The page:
Dancers Over 40 ARTS Legacy
What inspired you to become a dancer?
The Jackie Gleason Show with the June Taylor Dancers was the first time my father noticed I had an interest in dance movement. I was about 11 years of age. Then I was always being ex-posed to live theater with my family. Around that same time, I remember seeing a play in Amish country, in PA, and singing and dancing all the songs. I had the gift of learning movement and songs quickly and retaining them too. That helped later on at auditions where that aptitude was finely tuned with all the classes I took. Also seeing Bonnie Franklin in Applause really inspired me. She was a triple threat and I wanted to be her. Also muses for me, Bob Fosse and Ben Vereen.
Who were the most influential people in your career and what teachers had the most influence in your career??
Hannah Kroner, my first dance teacher who never gave up on me. She taught dancing until her mid-ninties. She inspired me to also teach dancing for almost 30 years after my dancing career. Her legacy lives on with Hannah Kroner School of Dance in Albertson, NY, with a majority of her students teaching at the school.
My mother, Margaret Kotulski and father, Therman Alderman encouraged me and financed all my extra classes after school, so I could develop my skills. And my teachers. They were the best! Besides Hannah: Luigi, Phil Black and The Joffrey School.
What were your most memorable dance performances?
I was a dancer for Steve Martin in his famous King Tut routine on SNL; 42nd Street, both Broadway and Los Angeles companies; Leslie Ann Warren impersonation, performing in Chicago and LA, Triple Threat, a 7-piece show band that traveled all through Canada and the USA, and Film: Body Chemistry as Kim, a performance artist.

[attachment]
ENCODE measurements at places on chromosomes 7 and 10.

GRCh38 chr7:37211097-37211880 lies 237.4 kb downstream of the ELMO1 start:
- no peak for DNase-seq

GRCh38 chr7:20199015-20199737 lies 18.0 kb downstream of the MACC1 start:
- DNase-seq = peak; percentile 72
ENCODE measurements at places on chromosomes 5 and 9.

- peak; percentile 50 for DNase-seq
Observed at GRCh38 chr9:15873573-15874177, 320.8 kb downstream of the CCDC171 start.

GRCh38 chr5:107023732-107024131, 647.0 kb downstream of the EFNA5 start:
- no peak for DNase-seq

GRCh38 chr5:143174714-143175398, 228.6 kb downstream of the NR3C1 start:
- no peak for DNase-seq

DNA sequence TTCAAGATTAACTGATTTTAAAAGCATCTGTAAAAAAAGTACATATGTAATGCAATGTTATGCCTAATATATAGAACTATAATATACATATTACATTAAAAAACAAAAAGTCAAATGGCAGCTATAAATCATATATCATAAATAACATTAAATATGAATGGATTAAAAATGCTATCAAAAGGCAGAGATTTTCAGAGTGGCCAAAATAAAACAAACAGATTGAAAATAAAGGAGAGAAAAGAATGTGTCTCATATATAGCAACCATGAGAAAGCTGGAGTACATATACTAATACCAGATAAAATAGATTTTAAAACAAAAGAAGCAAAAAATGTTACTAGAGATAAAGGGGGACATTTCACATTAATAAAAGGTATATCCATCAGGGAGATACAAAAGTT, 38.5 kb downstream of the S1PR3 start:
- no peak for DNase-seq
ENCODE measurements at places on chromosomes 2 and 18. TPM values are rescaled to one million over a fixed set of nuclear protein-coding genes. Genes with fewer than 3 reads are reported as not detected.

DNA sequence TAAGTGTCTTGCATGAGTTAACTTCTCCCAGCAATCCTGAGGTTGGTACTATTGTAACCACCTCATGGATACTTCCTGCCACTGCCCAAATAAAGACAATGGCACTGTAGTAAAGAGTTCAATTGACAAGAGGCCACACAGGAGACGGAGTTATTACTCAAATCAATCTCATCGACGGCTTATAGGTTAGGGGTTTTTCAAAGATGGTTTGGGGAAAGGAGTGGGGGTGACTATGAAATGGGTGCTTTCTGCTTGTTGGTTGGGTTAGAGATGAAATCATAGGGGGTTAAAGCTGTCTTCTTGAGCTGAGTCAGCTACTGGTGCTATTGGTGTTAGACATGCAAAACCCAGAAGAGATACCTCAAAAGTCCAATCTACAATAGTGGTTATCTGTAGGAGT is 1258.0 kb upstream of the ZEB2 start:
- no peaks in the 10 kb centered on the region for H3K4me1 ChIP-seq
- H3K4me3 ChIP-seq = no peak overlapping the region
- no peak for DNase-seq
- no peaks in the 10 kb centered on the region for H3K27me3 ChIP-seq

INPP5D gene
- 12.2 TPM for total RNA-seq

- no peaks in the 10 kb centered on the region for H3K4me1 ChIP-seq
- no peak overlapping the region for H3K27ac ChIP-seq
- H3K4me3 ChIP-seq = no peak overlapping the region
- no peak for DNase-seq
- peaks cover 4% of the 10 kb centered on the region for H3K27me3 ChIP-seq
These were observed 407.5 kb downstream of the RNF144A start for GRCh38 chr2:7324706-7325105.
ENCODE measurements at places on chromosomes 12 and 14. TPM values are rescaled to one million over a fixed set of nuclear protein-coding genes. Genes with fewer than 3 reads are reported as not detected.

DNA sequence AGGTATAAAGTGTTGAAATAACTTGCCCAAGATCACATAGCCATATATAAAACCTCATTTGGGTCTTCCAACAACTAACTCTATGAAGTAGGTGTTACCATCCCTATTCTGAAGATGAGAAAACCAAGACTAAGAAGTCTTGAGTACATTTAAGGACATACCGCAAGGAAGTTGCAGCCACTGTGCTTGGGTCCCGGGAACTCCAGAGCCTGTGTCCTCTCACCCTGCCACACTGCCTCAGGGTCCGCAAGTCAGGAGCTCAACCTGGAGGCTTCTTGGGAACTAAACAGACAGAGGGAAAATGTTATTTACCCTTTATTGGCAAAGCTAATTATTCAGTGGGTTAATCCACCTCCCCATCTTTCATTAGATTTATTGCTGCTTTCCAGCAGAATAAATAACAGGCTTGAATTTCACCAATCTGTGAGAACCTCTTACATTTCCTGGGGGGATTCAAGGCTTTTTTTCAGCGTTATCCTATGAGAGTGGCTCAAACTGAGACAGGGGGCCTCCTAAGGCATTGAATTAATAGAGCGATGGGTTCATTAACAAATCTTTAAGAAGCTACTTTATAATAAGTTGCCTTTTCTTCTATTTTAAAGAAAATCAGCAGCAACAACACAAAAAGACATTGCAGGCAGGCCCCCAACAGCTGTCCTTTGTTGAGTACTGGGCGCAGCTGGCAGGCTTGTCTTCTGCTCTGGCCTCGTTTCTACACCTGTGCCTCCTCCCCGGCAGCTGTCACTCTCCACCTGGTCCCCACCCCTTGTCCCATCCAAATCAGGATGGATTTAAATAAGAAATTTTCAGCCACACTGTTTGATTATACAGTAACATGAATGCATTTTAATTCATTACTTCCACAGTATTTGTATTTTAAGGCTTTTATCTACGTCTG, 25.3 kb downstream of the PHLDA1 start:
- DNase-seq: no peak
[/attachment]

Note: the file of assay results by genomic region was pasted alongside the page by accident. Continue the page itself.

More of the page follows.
What was the most frightening or funny story?
I was 29 years old and had Spencer, my first daughter. When Spencer was a baby, I would sometimes need to take her to auditions. I think she liked all the movement with the 100 plus dancers in a room at one time, the music blaring and the choreographer demonstrating the steps. For a second, there was silence, and the choreographer asked, “Does anyone have any questions?” Spencer, immediately responded, “AHHHH!!” No one actually laughed, but I thought it was so funny and cute. Spencer was trying to tell the choreo-grapher that we needed to continue to entertain her!! I knew she had an interest at 6 months old!!
What inspired you to want to become a dancer?
I started dancing at a very early age, about 4 years old. Probably not much of a choice then. My parents intro-duced my sister Suzan and I to an after-school per-formance class that Marjorie Marshall ran (mother of Penny and Gary Marshall). I performed at the NY Worlds’ Fair, and also in recitals and shows locally. That was when I was first introduced to theatre and film professionals. I got my first Broadway show when I was 6 years old: Harold Prince’s original musical Zorba, starring Herschel Bernardi. From there, I continued to work professionally as a quadruple threat (actor, dancer, singer, musician), but I always considered myself to be a dancer my whole life. Even at the ripe old age of 58, I am still dancing professionally; most recently, doing hip-hop on Kelly Clarkson’s TV show, and currently as “Petey,” an older ballroom dancer in a newly revised stage version of Michael Bennett’s Ballroom.